The venom of deadly animals mightn't seem like a great place to look for life-saving medicines, but scientists are continually sifting through these toxins to discover compounds with huge potential. Now researchers at Stanford studying scorpion venom have identified a pair of compounds that were shown to kill off both staph and tuberculosis bacteria. And better yet, they were able to create synthetic versions in the lab.

Scorpion venom has proven a rich source of medical discovery, despite its obvious deterrents. Scientists have tapped into the toxic substance for the development of immunosuppressants, malaria medication and cancer research. Just last month, researchers discovered how an amino acid in scorpion venom could be used to help clinicians more easily detect lethal brain tumors.

The latest breakthrough comes courtesy of the scorpion Diplocentrus melici, which is native to eastern Mexico and was being studied by researchers of molecular medicine at the National University of Mexico. As you can probably imagine, extracting scorpion venom isn't easy. In fact, in 2017 a group of researchers in Morocco even developed a scorpion-milking machine to make things safe for humans and the animal itself.

Using the more traditional method of stimulating the animal's tail with mild electrical pulses, the team in Mexico was able to extract small samples of the venom. In doing so, the researchers observed a change in its color, from clear to brownish, as it was exposed to air. Diving further into the reasons why, the team found two compounds to be behind the transformation, with one changing to red and the other to blue as the substance was exposed.

It was at that point that the National University of Mexico researchers called in the chemistry experts at Stanford University to learn more. Working with just 0.5 microliters of venom, the Stanford team led by Richard Zare was able to work out the molecular structure of the compounds and determine that they were two new examples of benzoquinones.

These are a class of molecules already known to have antimicrobial properties, so at this point the researchers were optimistic about the possibilities. With the structure of the compounds confirmed, the team then got to work recreating synthetic versions in the lab, a critical step in achieving practical outcomes.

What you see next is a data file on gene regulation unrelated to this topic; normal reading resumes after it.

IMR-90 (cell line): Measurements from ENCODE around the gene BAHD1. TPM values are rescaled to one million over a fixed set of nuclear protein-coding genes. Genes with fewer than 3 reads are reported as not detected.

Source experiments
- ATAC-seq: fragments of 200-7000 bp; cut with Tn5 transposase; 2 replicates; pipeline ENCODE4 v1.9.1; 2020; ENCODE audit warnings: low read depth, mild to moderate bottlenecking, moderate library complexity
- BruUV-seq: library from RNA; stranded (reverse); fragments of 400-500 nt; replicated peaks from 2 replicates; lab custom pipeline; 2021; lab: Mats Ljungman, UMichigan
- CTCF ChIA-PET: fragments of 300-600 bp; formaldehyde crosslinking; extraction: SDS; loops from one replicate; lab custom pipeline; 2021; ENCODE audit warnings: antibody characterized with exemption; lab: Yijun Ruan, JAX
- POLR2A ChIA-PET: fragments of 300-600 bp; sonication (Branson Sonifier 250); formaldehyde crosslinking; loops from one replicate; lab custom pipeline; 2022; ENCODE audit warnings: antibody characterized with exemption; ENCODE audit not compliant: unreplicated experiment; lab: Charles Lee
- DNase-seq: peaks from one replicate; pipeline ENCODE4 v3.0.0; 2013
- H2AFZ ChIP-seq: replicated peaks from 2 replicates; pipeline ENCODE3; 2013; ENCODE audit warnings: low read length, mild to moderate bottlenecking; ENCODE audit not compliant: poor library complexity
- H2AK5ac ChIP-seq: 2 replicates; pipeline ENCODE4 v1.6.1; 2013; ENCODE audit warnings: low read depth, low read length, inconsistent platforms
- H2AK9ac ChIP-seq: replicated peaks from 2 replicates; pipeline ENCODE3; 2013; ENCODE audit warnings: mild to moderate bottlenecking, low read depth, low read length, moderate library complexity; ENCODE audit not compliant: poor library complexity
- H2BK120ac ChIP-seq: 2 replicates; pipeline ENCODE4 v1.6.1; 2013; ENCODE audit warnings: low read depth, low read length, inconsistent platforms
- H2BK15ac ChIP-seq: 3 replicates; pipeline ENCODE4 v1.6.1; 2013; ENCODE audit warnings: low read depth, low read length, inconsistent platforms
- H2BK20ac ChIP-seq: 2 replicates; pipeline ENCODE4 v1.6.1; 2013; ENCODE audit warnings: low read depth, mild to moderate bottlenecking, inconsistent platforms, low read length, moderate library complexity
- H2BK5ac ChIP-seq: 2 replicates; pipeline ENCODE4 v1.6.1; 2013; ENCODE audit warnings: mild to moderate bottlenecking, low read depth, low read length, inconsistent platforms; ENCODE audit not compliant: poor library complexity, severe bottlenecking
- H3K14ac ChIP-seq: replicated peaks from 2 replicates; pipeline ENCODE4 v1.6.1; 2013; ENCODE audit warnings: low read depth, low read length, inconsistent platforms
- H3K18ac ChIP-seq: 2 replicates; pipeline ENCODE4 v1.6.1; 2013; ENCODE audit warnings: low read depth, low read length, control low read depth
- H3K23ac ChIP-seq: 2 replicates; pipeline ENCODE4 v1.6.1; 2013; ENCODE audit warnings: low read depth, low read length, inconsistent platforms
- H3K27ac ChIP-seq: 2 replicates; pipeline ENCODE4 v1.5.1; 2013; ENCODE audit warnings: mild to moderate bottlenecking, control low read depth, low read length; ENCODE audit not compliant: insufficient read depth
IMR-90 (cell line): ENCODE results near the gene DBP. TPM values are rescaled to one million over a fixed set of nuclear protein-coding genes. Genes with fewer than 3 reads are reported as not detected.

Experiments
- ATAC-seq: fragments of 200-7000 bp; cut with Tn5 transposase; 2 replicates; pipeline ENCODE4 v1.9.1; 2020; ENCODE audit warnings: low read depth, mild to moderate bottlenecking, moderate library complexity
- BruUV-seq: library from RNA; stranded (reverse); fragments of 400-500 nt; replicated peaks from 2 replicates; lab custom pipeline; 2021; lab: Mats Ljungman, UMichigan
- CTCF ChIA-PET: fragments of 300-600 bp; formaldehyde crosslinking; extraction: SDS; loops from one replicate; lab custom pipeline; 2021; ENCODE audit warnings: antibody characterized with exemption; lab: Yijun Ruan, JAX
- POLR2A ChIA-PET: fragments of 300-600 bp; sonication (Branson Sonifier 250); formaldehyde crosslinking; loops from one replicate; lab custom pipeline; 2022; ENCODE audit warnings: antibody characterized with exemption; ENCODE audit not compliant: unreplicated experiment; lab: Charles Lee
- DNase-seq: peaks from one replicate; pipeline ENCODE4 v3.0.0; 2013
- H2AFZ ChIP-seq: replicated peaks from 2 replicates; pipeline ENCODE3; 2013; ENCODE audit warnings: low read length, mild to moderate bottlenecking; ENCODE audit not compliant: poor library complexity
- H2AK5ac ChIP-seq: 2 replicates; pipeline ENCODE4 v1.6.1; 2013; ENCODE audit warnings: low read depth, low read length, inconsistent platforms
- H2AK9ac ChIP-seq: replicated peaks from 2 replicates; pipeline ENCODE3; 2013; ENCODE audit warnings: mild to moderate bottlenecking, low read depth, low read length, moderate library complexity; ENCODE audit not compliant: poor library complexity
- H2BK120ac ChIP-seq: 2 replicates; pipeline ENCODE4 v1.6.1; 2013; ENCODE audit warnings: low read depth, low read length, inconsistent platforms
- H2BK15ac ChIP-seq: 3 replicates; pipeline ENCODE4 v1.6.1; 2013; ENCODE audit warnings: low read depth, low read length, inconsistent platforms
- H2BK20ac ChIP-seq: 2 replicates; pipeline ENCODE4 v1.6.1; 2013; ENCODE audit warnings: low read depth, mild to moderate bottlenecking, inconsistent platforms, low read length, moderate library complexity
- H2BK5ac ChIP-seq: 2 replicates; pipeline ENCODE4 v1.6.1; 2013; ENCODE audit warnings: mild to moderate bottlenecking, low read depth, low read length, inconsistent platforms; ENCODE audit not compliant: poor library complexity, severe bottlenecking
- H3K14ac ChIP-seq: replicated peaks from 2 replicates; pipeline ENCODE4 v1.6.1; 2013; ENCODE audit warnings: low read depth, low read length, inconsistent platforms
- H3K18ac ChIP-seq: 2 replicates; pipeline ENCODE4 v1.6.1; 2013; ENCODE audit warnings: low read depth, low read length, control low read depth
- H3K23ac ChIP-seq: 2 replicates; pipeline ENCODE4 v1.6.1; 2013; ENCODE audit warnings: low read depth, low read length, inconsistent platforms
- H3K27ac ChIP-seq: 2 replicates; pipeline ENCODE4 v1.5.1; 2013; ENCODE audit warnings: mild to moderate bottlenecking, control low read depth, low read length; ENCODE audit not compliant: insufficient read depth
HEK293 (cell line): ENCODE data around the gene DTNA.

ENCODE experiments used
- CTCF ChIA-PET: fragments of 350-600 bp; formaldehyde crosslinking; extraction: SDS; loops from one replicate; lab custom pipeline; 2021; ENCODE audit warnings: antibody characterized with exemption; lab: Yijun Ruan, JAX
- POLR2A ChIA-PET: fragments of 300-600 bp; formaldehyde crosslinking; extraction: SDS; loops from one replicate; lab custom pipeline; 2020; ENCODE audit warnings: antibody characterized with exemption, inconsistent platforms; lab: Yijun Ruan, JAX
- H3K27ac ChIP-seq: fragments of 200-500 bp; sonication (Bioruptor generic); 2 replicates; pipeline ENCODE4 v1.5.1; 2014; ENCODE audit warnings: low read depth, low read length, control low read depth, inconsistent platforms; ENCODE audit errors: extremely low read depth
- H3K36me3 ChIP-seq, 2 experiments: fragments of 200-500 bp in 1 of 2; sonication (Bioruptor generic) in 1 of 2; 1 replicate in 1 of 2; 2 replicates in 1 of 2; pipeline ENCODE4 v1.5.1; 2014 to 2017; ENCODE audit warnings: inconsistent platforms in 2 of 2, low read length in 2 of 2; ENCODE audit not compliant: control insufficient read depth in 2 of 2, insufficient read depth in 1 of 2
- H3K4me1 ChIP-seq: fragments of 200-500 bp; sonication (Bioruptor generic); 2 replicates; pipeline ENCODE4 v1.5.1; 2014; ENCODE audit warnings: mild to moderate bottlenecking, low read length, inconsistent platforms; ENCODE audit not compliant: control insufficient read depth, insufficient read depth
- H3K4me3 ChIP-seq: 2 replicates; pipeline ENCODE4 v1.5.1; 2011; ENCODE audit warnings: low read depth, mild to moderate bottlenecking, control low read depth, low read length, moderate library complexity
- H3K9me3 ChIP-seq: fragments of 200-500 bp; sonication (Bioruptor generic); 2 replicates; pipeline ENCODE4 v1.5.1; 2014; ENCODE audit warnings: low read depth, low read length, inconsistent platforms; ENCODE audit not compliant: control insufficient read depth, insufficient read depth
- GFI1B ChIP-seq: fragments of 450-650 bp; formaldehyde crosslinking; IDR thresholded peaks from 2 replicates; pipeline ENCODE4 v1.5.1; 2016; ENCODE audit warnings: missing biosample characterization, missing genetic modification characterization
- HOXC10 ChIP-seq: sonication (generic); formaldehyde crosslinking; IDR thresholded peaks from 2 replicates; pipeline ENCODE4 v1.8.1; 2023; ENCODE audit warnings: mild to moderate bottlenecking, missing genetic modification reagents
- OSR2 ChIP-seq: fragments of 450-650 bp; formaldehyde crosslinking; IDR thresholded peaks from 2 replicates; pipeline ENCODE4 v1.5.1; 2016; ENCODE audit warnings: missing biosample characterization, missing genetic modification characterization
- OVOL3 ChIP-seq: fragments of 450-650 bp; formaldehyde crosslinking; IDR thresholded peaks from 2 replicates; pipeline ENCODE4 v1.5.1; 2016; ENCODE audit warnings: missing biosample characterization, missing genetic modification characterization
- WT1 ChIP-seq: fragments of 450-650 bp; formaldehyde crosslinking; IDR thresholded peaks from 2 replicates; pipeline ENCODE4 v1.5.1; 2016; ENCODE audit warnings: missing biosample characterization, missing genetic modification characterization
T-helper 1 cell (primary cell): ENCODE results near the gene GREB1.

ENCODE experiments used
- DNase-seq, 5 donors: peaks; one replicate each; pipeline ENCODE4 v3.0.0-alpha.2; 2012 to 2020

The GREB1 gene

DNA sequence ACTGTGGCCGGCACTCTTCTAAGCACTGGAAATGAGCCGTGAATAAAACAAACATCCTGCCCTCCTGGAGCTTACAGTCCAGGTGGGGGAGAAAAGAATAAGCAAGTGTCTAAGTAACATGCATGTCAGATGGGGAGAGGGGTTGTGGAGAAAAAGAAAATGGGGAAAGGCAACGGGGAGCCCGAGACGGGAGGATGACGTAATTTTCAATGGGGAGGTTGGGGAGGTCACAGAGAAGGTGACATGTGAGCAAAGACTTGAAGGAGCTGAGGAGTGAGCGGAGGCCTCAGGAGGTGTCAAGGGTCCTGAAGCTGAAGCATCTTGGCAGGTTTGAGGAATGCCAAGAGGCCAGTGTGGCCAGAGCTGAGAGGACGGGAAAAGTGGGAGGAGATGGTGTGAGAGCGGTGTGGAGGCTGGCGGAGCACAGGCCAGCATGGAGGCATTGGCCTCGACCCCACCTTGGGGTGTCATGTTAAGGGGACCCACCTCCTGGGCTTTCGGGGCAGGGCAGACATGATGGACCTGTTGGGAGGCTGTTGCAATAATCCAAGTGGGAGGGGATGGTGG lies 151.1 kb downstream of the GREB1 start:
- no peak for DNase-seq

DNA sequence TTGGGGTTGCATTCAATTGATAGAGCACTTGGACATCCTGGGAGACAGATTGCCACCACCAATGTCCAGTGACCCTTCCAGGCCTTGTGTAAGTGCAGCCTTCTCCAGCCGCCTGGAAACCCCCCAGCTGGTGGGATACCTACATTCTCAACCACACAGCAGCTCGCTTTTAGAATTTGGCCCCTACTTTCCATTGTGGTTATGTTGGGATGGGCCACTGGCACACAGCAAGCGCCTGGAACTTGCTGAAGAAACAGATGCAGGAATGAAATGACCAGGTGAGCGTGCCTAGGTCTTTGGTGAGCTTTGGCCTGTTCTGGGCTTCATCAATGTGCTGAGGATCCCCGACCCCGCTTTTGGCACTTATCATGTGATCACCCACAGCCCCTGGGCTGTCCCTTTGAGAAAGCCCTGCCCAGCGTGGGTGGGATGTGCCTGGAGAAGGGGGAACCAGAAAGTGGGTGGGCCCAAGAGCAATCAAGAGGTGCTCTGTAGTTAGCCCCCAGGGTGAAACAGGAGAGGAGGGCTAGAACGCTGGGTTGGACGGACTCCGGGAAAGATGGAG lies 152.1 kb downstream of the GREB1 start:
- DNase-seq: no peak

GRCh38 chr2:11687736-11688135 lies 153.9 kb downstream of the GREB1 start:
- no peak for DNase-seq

"By volume, scorpion venom is one of the most precious materials in the world," says Zare, a senior author on the paper. "It would costs US$39 million to produce a gallon of it. If you depended only on scorpions to produce it, nobody could afford it, so it's important to identify what the critical ingredients are and be able to synthesize them."

After successfully synthesizing the compounds, the scientists began exploring their biological possibilities in mouse tissue. Their testing shows that the red benzoquinone was very effective at killing off staphylococcus bacteria and the blue one at killing off regular tuberculosis-causing bacteria, including strains that had developed resistance to existing drugs. Importantly, the testing in mice left the lung lining intact.

"We found that these compounds killed bacteria, but then the question became 'Will it kill you, too?'" Zare said. "And the answer is no."

There's still plenty of work to do before these results translate into drugs to treat tuberculosis and staph, but the researchers from Stanford University and Mexico are buoyed by the results, with further collaborations already planned to pursue that aim.

The research was published in the journal Proceedings of the National Academy of Sciences.

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